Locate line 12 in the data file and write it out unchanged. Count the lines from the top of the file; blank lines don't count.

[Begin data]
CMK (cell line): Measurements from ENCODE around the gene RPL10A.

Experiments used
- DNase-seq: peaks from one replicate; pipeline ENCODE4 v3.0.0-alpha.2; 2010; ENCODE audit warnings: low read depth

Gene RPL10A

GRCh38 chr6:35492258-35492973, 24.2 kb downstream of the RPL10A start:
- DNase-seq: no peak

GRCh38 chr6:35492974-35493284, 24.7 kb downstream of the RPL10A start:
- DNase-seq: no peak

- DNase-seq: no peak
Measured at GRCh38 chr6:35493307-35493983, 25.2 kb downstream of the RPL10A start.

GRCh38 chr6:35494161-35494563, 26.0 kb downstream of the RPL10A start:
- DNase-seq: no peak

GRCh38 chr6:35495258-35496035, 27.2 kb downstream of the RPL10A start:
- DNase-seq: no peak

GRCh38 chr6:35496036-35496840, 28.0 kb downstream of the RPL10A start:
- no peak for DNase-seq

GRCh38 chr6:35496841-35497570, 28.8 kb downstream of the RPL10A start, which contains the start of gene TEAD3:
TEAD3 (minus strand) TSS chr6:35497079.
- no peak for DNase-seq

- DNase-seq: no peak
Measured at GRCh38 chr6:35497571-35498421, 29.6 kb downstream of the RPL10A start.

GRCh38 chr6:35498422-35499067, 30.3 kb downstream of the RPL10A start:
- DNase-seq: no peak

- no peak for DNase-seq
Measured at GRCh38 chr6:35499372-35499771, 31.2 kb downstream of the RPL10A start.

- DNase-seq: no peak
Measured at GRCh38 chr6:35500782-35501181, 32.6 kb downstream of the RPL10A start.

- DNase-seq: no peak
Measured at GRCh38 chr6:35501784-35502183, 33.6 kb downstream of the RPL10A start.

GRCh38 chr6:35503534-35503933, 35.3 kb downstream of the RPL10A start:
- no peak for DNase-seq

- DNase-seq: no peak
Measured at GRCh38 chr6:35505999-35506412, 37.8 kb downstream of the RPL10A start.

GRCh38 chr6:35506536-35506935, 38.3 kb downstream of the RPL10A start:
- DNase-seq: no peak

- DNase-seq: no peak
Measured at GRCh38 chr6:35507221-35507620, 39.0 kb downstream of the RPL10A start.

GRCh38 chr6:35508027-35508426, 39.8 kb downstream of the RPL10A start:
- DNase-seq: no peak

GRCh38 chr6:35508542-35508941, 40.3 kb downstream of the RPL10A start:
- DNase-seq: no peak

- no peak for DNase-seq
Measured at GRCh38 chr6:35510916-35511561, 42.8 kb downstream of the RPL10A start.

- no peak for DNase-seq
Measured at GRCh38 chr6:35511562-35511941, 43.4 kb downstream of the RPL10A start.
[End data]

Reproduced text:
- DNase-seq: no peak